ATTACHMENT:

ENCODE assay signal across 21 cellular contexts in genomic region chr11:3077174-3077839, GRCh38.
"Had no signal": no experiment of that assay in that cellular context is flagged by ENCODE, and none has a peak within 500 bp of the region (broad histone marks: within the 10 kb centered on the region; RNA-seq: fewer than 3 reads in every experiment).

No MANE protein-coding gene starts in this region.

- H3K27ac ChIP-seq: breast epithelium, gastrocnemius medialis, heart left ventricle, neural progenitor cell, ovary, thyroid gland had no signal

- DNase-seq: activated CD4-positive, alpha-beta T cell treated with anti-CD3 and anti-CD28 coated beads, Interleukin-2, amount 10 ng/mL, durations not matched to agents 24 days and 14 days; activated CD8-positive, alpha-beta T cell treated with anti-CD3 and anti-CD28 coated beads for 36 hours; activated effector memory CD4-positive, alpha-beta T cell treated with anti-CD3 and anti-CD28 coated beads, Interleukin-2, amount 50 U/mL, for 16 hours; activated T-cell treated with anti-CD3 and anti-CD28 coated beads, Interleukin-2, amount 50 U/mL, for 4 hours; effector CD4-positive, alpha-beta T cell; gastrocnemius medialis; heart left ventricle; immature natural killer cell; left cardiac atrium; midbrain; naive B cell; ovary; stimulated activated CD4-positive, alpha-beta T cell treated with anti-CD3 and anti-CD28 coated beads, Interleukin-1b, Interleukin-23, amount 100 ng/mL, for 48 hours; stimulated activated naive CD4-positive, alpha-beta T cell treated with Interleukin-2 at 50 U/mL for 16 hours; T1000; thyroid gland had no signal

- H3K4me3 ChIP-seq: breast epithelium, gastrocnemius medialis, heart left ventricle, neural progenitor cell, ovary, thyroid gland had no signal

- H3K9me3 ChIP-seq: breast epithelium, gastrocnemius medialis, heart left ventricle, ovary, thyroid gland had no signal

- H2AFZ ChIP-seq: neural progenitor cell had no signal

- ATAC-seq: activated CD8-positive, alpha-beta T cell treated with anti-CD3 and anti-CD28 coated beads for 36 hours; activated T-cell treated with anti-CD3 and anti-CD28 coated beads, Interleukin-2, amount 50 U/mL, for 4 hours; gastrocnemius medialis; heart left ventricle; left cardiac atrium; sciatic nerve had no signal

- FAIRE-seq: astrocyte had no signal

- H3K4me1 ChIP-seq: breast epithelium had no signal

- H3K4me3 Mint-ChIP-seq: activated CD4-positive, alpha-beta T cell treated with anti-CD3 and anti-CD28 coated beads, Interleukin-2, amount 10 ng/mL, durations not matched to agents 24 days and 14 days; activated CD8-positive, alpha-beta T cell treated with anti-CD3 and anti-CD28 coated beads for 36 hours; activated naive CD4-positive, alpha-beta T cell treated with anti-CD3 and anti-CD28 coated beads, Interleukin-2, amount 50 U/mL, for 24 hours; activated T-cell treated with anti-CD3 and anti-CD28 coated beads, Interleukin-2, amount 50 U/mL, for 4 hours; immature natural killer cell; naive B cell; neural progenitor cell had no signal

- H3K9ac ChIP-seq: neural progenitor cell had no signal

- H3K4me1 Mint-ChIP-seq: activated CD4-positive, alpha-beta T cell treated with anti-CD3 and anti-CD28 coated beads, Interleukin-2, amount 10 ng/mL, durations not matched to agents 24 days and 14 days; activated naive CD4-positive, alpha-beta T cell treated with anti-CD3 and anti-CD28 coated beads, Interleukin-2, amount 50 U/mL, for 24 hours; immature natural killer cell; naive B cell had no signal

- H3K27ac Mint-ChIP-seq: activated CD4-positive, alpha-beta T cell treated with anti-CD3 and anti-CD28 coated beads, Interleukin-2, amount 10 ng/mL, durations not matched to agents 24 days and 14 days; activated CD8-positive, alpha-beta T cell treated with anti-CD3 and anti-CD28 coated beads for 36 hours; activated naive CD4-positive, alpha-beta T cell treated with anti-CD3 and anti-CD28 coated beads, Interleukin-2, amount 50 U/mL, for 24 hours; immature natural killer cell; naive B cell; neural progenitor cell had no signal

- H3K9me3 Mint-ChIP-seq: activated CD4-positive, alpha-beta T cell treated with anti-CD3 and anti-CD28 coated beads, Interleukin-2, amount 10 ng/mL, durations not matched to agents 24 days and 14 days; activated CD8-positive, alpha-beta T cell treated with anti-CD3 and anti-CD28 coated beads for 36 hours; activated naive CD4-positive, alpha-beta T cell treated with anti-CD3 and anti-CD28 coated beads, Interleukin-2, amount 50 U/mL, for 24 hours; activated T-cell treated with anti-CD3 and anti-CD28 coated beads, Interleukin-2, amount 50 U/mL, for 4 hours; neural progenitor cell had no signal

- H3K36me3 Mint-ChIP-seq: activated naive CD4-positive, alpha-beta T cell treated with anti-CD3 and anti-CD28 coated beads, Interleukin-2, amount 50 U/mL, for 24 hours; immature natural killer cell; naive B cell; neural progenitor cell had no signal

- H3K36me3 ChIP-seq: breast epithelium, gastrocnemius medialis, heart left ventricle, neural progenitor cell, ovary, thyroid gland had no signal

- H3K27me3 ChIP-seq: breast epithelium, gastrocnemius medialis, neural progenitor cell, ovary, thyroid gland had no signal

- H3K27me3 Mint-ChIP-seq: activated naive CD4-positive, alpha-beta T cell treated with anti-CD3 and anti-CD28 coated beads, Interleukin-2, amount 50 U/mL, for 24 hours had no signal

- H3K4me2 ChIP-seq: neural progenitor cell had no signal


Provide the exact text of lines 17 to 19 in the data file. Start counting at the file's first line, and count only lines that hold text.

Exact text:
- H3K36me3 Mint-ChIP-seq: activated naive CD4-positive, alpha-beta T cell treated with anti-CD3 and anti-CD28 coated beads, Interleukin-2, amount 50 U/mL, for 24 hours; immature natural killer cell; naive B cell; neural progenitor cell had no signal

- H3K36me3 ChIP-seq: breast epithelium, gastrocnemius medialis, heart left ventricle, neural progenitor cell, ovary, thyroid gland had no signal

- H3K27me3 ChIP-seq: breast epithelium, gastrocnemius medialis, neural progenitor cell, ovary, thyroid gland had no signal